the show is discussed as a show.
Now the almost-final outline script
is rehearsed and timed with "mock-
up" of visual devices. If the ac-
tors are new, they must be taught
how to use the camera and mike.
After graphics, set and facilities
needs are completed, the show is

filmed with one hour of "dry run"
on the set and two and a half hours
of camera rehearsal. The writer
listens, may change the content of
the script, and all necessary cuts
and edits are made.
These things are only the barest
outlines of what must be done.
Publicity, the preparation for the
best possible shots with the stu-
dio's three cameras and specialj
requirements for large props allj
enter into the broadcasting of one
show, whether kineoscoped orj
"live."
Businessmen
To Convene
A Midwestern Conference in
Business History will begin at 9
a.m. tomorrow in the West Con-
ference Room of Rackham.
Discussion at the morning ses-
sion will center on the "Teaching
of Business History."
Dean Russel A. Stevenson, of
the Business Administration school
will talk on "Some Historians I
Have Known" at the 12:30 p.m.
luncheon in the Union.
"The Writing of Business His-
tory" will be the topic for the aft-
ernoon session at 2 p.m. in the
faculty lounge of the business ad-
ministration school.
Shrew' To Open
Wayne Play Bill
Wayne University Theater's an-
nual Shakespeare production, "The
Taming of the Shrew," opens at
8:30 p.m. Dec. 3 at the Wayne The-
ater, 3424 Woodward, Detroit.
Additional performances will be
given on Dec. 4, 9, 10 and 11.
Moslem Prayer
The weekly 15-minute Moslem
Congregation prayer will be held
at 12:45 p.m. today at the Madelon
Pound House.

PROBLEMS:
Counsellor
Staff Aids
Dorm Coeds
By JANE HOWARD
It isn't always easy for a fresh-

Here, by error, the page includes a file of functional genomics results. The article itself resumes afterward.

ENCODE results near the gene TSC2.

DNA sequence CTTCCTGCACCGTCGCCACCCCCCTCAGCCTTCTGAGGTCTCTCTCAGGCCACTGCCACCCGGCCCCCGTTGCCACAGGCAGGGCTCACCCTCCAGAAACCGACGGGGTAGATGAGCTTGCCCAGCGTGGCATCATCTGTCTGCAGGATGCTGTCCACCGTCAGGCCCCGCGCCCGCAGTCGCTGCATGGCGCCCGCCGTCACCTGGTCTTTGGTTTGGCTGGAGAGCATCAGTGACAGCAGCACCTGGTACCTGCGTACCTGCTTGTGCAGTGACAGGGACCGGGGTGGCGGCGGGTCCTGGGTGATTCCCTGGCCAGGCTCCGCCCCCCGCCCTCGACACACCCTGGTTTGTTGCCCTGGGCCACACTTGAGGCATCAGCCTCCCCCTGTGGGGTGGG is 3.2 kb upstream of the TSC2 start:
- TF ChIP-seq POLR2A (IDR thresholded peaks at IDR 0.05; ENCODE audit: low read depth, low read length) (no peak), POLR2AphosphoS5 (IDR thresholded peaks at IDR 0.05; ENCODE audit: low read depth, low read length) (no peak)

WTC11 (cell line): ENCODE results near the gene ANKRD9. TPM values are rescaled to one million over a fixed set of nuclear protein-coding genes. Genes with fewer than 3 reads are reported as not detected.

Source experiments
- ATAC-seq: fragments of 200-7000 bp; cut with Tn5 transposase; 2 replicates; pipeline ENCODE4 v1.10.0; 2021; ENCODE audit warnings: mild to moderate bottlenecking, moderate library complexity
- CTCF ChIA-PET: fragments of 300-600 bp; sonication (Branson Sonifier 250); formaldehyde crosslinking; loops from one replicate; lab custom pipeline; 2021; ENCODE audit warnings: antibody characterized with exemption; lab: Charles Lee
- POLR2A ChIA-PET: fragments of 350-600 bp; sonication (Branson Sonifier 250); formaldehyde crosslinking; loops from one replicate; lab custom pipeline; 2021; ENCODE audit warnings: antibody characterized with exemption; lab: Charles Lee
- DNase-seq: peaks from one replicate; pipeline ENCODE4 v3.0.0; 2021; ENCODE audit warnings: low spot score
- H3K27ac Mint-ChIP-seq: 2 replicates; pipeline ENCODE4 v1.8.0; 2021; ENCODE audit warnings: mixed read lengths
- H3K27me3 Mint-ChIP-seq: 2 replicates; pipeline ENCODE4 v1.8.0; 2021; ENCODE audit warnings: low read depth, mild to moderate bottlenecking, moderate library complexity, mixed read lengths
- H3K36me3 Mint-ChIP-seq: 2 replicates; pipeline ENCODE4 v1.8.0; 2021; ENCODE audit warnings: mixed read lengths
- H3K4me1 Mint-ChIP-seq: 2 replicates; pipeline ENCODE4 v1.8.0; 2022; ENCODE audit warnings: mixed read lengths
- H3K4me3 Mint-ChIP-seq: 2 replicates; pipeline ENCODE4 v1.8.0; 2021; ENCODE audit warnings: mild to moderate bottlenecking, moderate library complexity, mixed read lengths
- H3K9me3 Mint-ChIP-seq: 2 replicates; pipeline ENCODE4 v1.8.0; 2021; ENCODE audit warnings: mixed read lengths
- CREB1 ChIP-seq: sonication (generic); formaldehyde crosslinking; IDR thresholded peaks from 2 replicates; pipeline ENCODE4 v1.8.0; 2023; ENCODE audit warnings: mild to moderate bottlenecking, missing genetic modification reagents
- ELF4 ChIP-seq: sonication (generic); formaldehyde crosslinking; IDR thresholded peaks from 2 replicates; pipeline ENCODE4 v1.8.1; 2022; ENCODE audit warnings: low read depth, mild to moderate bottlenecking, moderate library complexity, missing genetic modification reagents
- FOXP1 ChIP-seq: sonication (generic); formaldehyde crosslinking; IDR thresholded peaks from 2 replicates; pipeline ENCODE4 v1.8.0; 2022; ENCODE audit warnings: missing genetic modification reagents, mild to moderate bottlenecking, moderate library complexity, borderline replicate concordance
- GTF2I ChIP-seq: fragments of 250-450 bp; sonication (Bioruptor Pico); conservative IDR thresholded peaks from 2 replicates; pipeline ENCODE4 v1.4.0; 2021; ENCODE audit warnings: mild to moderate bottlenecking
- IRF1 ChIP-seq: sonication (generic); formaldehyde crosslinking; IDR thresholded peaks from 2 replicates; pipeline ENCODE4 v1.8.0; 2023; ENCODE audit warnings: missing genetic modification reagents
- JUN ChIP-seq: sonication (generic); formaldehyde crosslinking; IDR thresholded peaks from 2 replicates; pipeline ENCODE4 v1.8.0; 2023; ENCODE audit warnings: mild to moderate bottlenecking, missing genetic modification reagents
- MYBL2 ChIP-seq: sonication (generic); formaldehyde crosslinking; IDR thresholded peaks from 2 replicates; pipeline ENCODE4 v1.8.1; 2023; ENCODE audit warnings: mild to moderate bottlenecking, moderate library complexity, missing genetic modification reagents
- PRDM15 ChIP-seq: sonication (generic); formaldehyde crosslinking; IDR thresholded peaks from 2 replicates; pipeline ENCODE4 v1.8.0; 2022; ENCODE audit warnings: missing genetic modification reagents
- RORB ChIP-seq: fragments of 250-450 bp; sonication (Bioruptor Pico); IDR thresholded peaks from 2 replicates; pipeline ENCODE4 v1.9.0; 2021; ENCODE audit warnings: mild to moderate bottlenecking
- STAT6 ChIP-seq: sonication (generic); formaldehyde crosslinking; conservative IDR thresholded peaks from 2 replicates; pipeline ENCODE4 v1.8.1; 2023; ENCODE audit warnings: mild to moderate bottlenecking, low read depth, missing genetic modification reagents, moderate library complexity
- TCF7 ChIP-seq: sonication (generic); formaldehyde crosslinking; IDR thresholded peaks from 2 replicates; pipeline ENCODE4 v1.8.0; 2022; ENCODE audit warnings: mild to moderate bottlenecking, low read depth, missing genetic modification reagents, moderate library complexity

man woman to adjust to the Uni-
versity.
Unfamiliar decisions must be
made-what to wear, what courses
to take and how to conquer home-
sickness. To guide women students
through their careers here, the
University provides a staff of grad-
uate resident counselors in the
dormitories.
Serving as a link between indi-
vidual coeds and the University,
the counselors live within the dor-
mitory system, and are subject to
all the rules governing women stu-
dents.
26 This Year
Ideally, according to Dean Ger-
trude E. Mulhollan, Assistant
Dean of Women, there would be
a counselor for every 50-75 stu-
dents-with a total counsellor staff
of about 40. This year, however, 26
women are employed as counselors.
Dean Mulhollan explained that
there are no specific requirements
for counselors-no definite age
of study, but usually they'vez
limit or stipulations as to the field
of study, but usually they've been
out of college for a year or two,
and have returned for advanced
degrees with a variety of outside
experience behind them.
Counselors may be University
graduates, but many come from
colleges all over the country. The
seven resident counselors in Alice
Lloyd Hall, for instance, repre-
sent every area of the United
States, with degrees from schools
as widely separated as Indiana
University, Goucher College in
Maryland, Cornell University and
Sweet Briar College.
Varied Experience
Although many counselors spend
the interims between undergradu-
ate work and their University po-
sitions in teaching, some enter the
program with other experience-
Mary Fisher, '57L, who counsels in
Stockwell Hall, was a WAVE for
four years, and Vera Biorn-Han-
sen, Grad, was a YWCA teen-age
program director before her coun-
seling work.